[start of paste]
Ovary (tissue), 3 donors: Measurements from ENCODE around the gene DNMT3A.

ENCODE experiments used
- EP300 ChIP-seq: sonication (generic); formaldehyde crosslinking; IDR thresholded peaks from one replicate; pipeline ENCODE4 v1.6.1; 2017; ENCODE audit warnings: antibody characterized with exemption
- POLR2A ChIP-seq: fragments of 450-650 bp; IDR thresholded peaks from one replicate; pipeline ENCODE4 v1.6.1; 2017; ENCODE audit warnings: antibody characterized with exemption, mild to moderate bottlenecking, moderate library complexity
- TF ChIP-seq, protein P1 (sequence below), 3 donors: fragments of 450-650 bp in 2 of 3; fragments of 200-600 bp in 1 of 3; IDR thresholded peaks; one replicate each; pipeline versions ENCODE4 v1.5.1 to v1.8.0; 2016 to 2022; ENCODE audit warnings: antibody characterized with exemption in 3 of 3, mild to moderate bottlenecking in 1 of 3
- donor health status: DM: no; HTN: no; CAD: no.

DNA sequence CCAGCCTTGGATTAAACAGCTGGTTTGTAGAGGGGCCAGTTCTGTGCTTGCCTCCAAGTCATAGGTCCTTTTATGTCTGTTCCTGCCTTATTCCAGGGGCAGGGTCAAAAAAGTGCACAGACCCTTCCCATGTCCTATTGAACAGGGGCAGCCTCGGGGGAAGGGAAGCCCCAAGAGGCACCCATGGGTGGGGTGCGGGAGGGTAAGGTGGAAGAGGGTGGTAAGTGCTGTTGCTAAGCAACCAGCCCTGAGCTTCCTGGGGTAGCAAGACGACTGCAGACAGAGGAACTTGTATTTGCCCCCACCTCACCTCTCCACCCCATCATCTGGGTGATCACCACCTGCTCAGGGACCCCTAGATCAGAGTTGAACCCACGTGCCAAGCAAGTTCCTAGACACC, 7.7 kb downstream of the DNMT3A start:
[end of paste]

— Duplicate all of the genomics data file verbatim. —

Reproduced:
Ovary (tissue), 3 donors: Measurements from ENCODE around the gene DNMT3A.

ENCODE experiments used
- EP300 ChIP-seq: sonication (generic); formaldehyde crosslinking; IDR thresholded peaks from one replicate; pipeline ENCODE4 v1.6.1; 2017; ENCODE audit warnings: antibody characterized with exemption
- POLR2A ChIP-seq: fragments of 450-650 bp; IDR thresholded peaks from one replicate; pipeline ENCODE4 v1.6.1; 2017; ENCODE audit warnings: antibody characterized with exemption, mild to moderate bottlenecking, moderate library complexity
- TF ChIP-seq, protein P1 (sequence below), 3 donors: fragments of 450-650 bp in 2 of 3; fragments of 200-600 bp in 1 of 3; IDR thresholded peaks; one replicate each; pipeline versions ENCODE4 v1.5.1 to v1.8.0; 2016 to 2022; ENCODE audit warnings: antibody characterized with exemption in 3 of 3, mild to moderate bottlenecking in 1 of 3
- donor health status: DM: no; HTN: no; CAD: no.

DNA sequence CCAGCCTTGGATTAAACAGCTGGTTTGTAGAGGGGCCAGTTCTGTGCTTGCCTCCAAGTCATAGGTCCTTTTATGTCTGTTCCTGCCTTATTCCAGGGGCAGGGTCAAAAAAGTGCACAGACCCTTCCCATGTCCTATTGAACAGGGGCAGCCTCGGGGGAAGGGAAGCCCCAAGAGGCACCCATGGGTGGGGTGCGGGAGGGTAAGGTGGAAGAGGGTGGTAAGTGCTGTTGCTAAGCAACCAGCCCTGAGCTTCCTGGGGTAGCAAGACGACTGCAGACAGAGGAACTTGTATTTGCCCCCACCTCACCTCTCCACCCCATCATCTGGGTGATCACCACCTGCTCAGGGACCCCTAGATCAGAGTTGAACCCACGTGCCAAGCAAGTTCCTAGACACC, 7.7 kb downstream of the DNMT3A start: